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Don’t let MSCI arm-twist India, but yield to Singapore exchange on GIFT partnership

The Morgan Stanley Capital International (MSCI) has jumped into a fight it should have kept out of. The company, which is one of the biggest index compilers with nearly $9 trillion riding on the indices it generates, is now trying to lean on emerging countries like India for market access.

On Wednesday MSCI said it was placing Indian and Brazilian markets on notice for limiting investor access. The weights of India and Brazil markets could be capped on MSCI Indexes. The company also said countries like Turkey, South Korea, India, and Brazil restrict the use of local data in derivatives created by offshore exchanges. India, additionally, was faulted for a lengthy and burdensome mandatory registration process for foreign investors.

Don’t let MSCI arm-twist India, but yield to Singapore exchange on GIFT partnership

There is no doubt that the second part of the argument is true, as the registration process is never-ending.

However, as for market access, there are a number of issues involved here. Foreigners prefer to trade in rival exchanges mainly because of the cost of doing business. Take Singapore’s SGX for instance. First, investors get to trade in dollars, second, they pay lower taxes, and finally, the cost of transacting in India is much higher than in Singapore. Multiple layers of taxes by the central and state government plus the high cost of trading imposed by the exchanges themselves are prohibitive for high volume trades. SGX clearly scores over Indian exchanges when it comes to the cost of doing business.

But when it comes to limiting investor access, MSCI is way off target. The issue that MSCI has raised is the ongoing tussle between National Stock Exchange (NSE) and SGX where the latter uses NSE’s Nifty index to trade for 16 hours in a day, well after Indian markets have closed.

SGX Nifty is amongst the most traded futures contract on the SGX. However, many a time there is little or no synchrony between the two markets. Take for example on the day when Indian exchanges decided to cut all ties with the Singapore Exchange, the SGX Nifty fell by nearly 8.8 percent at the start of the day, the most it did since November 2008; however, the Nifty did not move in lock-step, suggesting that no arbitrage was happening.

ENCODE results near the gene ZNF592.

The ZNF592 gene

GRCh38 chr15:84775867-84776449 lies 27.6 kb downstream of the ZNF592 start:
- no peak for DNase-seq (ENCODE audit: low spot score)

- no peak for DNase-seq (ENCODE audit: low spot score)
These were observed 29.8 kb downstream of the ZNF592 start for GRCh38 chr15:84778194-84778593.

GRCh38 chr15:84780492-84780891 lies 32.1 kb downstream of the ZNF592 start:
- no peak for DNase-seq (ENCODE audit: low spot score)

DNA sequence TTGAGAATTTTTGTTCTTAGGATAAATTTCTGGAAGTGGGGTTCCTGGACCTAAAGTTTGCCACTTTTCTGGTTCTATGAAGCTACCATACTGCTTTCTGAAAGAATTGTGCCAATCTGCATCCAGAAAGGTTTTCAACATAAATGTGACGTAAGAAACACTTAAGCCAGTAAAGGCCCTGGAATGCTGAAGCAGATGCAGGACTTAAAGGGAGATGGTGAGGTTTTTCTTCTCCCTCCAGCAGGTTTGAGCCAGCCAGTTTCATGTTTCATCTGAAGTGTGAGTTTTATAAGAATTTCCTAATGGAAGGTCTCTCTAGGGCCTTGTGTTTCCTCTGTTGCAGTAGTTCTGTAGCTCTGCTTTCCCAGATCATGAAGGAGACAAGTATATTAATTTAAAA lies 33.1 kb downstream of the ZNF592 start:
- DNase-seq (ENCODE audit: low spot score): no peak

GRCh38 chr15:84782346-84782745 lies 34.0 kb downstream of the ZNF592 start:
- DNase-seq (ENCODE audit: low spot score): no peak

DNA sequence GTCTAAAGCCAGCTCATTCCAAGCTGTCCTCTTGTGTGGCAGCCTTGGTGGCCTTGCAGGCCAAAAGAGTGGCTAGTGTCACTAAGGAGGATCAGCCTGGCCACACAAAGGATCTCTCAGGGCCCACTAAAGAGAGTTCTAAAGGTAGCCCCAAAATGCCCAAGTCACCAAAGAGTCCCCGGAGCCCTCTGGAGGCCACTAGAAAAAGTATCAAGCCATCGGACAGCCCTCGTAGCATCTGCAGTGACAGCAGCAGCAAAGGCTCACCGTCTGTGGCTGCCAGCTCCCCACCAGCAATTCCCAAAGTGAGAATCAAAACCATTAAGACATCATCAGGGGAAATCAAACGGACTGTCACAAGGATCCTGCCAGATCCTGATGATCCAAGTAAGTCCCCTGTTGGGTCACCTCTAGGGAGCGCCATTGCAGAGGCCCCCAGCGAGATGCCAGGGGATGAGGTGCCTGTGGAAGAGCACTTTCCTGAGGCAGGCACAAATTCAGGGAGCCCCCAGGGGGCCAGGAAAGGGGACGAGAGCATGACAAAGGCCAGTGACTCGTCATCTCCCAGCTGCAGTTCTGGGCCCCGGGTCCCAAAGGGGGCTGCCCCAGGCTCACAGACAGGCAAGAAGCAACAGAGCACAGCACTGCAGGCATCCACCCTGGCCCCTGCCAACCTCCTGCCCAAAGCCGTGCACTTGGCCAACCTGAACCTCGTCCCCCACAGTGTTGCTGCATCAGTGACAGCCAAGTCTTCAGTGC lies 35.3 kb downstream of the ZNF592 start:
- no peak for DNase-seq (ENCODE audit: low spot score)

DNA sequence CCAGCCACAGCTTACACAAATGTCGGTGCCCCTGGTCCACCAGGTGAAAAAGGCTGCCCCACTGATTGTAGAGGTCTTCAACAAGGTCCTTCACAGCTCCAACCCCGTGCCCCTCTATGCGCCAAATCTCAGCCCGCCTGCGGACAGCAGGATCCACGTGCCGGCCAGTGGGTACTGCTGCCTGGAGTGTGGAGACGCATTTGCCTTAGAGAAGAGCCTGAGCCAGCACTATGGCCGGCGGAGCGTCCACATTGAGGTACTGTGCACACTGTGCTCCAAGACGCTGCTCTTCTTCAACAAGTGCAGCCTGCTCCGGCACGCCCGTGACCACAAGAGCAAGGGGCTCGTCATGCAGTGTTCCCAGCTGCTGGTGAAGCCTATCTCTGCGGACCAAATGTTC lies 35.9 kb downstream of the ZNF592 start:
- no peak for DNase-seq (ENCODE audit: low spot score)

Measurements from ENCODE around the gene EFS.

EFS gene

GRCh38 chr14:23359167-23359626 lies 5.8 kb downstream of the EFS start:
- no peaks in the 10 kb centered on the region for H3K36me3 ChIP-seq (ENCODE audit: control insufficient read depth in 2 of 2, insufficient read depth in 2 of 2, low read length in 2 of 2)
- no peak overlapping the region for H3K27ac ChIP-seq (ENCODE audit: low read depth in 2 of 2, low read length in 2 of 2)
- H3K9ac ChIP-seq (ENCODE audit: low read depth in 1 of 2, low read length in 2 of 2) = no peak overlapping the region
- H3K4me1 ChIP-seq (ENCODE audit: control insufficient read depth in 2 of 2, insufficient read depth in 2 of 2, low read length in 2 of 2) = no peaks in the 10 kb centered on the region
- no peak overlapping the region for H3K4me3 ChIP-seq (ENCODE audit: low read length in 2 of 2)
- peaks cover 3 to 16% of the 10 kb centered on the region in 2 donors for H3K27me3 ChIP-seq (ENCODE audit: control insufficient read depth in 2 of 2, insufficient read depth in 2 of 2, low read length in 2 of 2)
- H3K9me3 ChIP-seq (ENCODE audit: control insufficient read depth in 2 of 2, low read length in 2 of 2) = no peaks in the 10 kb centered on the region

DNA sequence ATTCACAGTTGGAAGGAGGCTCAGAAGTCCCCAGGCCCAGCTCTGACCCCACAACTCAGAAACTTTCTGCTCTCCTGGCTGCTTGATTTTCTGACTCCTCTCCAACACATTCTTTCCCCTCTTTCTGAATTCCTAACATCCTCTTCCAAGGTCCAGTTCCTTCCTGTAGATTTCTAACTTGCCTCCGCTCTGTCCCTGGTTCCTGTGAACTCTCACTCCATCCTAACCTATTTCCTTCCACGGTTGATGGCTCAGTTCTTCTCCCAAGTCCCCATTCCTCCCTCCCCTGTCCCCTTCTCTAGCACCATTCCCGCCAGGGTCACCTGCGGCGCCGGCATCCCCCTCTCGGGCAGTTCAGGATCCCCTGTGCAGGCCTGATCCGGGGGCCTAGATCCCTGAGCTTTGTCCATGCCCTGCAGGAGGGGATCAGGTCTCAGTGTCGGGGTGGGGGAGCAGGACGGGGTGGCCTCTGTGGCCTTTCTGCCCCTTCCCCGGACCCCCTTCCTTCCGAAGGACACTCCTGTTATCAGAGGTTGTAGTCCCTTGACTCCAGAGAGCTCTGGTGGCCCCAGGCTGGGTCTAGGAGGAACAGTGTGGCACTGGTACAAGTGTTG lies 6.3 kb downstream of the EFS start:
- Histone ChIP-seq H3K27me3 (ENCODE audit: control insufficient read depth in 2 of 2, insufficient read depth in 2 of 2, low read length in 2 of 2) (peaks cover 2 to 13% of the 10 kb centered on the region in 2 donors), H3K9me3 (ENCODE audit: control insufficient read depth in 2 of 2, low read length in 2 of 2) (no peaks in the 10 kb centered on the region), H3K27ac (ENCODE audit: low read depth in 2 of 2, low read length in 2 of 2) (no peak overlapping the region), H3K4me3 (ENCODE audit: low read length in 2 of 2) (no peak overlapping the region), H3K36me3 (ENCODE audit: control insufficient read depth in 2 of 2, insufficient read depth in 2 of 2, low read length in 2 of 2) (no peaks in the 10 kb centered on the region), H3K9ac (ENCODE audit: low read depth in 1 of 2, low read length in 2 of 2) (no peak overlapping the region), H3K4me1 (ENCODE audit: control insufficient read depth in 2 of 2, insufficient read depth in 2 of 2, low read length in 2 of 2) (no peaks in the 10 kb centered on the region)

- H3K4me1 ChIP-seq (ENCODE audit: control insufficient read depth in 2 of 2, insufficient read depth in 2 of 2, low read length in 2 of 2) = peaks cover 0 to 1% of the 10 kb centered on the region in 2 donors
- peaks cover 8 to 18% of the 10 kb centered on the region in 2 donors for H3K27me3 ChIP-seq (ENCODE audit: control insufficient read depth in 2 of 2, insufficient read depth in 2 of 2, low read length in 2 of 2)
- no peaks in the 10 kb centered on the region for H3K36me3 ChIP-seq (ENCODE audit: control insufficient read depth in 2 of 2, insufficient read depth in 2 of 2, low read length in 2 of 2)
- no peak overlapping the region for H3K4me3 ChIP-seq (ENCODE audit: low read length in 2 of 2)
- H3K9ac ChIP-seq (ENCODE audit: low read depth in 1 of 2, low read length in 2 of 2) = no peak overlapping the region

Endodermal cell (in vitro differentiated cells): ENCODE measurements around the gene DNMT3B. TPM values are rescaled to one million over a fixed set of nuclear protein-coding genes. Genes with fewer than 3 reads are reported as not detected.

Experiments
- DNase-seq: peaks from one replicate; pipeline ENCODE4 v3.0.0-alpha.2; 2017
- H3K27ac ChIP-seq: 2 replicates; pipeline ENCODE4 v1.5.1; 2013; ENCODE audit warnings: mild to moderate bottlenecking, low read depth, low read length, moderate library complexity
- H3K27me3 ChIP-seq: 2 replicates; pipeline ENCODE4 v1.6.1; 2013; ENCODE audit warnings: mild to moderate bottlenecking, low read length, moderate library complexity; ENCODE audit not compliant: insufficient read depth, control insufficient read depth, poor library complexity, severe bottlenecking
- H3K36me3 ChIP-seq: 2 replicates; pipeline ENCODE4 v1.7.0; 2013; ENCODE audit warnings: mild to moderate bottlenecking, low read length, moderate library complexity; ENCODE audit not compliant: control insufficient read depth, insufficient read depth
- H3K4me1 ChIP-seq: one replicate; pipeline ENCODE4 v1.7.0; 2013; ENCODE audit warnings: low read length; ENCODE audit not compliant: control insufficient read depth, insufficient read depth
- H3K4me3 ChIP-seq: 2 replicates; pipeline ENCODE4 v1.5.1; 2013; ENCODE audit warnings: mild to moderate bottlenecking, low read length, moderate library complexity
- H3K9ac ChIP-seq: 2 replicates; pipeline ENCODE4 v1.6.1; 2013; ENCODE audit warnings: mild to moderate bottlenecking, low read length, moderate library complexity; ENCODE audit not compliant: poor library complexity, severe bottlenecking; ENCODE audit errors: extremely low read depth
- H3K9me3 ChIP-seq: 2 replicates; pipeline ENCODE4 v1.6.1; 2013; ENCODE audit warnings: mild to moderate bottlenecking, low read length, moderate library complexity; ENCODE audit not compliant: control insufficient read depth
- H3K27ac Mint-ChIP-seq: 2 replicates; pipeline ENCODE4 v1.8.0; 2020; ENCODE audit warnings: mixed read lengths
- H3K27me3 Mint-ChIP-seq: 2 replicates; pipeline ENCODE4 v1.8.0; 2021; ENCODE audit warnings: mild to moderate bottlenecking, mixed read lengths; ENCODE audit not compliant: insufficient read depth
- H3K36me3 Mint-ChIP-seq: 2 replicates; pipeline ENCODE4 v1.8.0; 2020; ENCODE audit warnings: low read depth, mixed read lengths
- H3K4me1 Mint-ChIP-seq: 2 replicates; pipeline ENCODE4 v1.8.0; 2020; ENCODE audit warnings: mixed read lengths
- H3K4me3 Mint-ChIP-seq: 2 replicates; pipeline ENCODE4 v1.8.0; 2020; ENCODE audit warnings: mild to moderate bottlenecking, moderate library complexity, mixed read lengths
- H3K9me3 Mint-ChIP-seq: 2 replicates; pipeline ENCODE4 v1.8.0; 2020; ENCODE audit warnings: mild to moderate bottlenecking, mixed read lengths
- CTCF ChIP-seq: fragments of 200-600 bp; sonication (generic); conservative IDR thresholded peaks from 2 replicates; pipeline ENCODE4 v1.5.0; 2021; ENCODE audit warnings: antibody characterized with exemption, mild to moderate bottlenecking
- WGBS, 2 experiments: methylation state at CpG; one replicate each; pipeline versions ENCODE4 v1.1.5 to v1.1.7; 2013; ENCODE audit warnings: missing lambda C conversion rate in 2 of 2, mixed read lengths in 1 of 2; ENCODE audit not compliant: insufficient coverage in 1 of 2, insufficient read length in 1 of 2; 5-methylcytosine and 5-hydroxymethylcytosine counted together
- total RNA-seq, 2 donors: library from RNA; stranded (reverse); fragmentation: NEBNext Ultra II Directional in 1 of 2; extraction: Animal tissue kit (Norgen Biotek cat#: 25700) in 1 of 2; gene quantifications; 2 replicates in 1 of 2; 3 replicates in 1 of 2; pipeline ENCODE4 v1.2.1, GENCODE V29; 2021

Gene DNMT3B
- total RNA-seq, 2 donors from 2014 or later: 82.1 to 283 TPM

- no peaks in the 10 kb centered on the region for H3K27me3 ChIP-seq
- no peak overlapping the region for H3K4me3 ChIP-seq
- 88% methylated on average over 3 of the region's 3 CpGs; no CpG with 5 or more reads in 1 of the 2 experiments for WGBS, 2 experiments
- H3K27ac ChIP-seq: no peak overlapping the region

As there is no underlying instrument in SGX it’s only traders who are attracted to the exchange. Investors, who deal in buying and holding stocks will not be keen in trading in SGX. Arbitrage opportunity, if at all will be possible only when both the exchanges are open simultaneously.

SGX is fine with this arrangement and is keen on only attracting speculative volume, or what is normally known as hot money. The exchange now wants to introduce stock futures on its own. As most of the volume in NSE is also in derivatives it is naturally disturbed by SGX entering in its territory. SGX wants to introduce the derivative contracts of stocks without paying NSE any fee.

To rub it in, the new index that SGX is planning to launch is a clone of Nifty. Reports say that SGX is considering allowing its SGX Nifty traders to roll over their position to the new index seamlessly after its contract with NSE expires in August. Normally there cannot be shifting of position from one instrument to another.

Perhaps MSCI sees an opportunity here to work with SGX and promote its own index. But MSCI is clearly coming on too strongly in the name of ‘limiting market access’. Indian exchanges allow shares of Indian companies listed abroad to be converted into Indian ones and traded domestically, after all.

MSCI’s Emerging Market Index has nearly $88 billion tracking it. India with its 8.3 percent weight has nearly $7.3 billion at stake. Many passive funds invest by using the 79 stocks MSCI India Index.

MSCI never complained of limited access all these years. But now it sees an opportunity is getting a derivative index traded without allowing its investors to take the currency risk. But in doing so it is setting a wrong precedent.

MSCI Chief Executive Officer Henry Fernandez is quoted as saying “It is expected that stock exchanges, which often have legal or natural monopolies, should not impose clauses in their provision of stock market data. The existence of these types of practices will lead to a negative assessment.”

In essence what the MSCI is trying to say is that it should be allowed to use the derivative data of any company and use it to be traded in any exchange. If it is not allowed to do so it will arm-twist the countries to fall in line with a threat of reducing their weight.

Access to economies should be seamless but cherry-picking financial instruments, that too derivative instruments is not helping the economies where the shares are listed. The companies whose derivatives are listed abroad do not benefit, either. The entire exercise just expands the casino.

India’s response should be to ignore the MSCI threat and focus on promoting the Gujarat International Finance Tec City (GIFT) where the NSE should relax its position and enter into a partnership with SGX. It would provide SGX its data, allow trade in dollars and make more money than it would by doing it on its own, thanks to the clients that SGX brings in.

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